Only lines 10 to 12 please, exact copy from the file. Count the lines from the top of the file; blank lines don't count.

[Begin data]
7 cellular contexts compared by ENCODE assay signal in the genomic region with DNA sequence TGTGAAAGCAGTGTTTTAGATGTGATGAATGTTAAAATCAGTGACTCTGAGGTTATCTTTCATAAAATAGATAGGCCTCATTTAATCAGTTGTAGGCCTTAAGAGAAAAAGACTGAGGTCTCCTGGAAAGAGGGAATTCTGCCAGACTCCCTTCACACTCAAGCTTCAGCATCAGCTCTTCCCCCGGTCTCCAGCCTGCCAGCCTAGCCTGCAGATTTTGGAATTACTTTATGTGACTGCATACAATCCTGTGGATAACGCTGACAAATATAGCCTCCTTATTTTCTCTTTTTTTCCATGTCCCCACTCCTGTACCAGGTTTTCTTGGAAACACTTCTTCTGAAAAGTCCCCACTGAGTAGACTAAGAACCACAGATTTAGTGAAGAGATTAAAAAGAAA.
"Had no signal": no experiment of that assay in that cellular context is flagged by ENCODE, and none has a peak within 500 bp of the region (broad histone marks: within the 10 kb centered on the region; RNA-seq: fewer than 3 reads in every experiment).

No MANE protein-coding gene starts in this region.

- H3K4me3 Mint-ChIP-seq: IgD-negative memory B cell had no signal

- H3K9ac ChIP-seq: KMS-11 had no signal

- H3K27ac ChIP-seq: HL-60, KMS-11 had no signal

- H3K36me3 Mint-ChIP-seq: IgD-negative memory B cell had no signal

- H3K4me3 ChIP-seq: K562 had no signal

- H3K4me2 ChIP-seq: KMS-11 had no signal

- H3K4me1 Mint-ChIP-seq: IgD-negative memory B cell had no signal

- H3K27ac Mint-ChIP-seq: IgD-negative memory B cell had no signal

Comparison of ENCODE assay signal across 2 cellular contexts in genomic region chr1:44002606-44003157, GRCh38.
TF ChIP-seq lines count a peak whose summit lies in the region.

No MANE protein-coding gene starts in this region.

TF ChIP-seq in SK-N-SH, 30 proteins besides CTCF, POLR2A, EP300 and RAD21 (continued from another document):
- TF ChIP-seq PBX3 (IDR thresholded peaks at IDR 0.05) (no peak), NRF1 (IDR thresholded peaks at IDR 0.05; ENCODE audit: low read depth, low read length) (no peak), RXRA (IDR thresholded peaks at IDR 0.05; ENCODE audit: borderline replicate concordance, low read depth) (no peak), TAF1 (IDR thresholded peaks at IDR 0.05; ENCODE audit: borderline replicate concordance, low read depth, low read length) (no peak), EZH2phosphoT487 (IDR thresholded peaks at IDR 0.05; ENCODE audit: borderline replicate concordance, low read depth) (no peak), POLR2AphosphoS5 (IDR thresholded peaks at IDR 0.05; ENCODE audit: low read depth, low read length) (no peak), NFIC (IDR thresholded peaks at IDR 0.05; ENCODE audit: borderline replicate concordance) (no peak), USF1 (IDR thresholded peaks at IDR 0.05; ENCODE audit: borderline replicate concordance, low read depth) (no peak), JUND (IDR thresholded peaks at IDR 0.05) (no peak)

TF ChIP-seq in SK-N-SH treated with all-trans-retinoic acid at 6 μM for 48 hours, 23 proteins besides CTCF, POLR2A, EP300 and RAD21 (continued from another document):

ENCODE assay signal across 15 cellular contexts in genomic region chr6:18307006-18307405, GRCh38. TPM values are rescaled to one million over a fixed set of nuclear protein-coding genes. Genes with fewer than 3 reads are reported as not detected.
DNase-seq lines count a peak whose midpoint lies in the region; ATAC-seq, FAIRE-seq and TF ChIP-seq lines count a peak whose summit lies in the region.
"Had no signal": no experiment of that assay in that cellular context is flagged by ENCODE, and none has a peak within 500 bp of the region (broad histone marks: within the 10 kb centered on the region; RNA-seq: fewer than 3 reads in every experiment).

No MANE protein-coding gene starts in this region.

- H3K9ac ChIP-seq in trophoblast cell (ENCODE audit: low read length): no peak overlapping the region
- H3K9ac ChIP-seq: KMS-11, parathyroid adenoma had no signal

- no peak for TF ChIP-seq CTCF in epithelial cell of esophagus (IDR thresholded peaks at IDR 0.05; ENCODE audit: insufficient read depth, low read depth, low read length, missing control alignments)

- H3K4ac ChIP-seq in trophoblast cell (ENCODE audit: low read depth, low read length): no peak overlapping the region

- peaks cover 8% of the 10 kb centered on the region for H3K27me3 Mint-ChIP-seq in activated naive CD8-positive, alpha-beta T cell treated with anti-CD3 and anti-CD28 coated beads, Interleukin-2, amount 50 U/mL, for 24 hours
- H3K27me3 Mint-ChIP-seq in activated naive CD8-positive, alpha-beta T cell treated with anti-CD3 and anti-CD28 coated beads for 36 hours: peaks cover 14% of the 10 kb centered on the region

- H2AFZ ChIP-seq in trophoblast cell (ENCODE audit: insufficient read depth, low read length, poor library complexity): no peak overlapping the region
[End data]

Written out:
- H3K4me1 Mint-ChIP-seq: IgD-negative memory B cell had no signal

- H3K27ac Mint-ChIP-seq: IgD-negative memory B cell had no signal

Comparison of ENCODE assay signal across 2 cellular contexts in genomic region chr1:44002606-44003157, GRCh38.